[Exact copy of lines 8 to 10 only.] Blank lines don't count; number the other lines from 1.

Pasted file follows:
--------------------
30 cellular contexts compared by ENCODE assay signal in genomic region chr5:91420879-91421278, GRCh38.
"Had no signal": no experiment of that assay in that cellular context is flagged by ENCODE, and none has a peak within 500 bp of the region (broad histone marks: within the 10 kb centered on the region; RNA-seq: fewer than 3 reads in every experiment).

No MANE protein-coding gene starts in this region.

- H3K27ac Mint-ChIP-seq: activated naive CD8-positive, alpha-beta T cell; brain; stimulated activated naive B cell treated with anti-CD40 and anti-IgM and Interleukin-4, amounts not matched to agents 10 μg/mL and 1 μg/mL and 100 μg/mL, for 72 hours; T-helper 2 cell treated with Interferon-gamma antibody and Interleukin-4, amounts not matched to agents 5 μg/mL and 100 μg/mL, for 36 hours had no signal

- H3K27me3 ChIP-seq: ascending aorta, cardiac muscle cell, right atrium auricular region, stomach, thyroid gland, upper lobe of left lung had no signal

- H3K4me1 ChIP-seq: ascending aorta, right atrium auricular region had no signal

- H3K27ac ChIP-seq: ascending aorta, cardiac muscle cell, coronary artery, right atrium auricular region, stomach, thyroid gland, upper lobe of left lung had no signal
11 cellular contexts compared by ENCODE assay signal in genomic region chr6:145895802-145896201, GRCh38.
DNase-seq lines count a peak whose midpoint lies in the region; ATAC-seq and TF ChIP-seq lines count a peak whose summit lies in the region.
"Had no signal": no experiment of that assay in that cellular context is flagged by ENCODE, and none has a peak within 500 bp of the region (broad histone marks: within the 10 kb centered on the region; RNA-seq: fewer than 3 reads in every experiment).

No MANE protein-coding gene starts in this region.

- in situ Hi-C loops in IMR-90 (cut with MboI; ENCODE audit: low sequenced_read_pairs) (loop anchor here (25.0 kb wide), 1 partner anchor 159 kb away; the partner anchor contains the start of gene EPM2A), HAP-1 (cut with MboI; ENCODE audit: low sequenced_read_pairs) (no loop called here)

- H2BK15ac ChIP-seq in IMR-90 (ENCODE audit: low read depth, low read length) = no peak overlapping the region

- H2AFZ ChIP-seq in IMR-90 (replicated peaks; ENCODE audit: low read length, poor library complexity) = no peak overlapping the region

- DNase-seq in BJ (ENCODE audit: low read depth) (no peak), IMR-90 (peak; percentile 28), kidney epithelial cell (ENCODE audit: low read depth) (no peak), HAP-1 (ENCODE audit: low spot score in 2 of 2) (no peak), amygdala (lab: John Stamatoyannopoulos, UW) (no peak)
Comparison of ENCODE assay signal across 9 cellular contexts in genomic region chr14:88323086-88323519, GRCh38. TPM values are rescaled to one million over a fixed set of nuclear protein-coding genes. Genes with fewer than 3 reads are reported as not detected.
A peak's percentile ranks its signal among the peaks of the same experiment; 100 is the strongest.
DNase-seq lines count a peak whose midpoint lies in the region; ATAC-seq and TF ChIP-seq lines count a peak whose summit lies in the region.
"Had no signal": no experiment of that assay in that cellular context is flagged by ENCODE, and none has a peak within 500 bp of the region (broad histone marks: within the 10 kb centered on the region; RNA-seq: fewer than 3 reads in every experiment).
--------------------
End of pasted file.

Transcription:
11 cellular contexts compared by ENCODE assay signal in genomic region chr6:145895802-145896201, GRCh38.
DNase-seq lines count a peak whose midpoint lies in the region; ATAC-seq and TF ChIP-seq lines count a peak whose summit lies in the region.
"Had no signal": no experiment of that assay in that cellular context is flagged by ENCODE, and none has a peak within 500 bp of the region (broad histone marks: within the 10 kb centered on the region; RNA-seq: fewer than 3 reads in every experiment).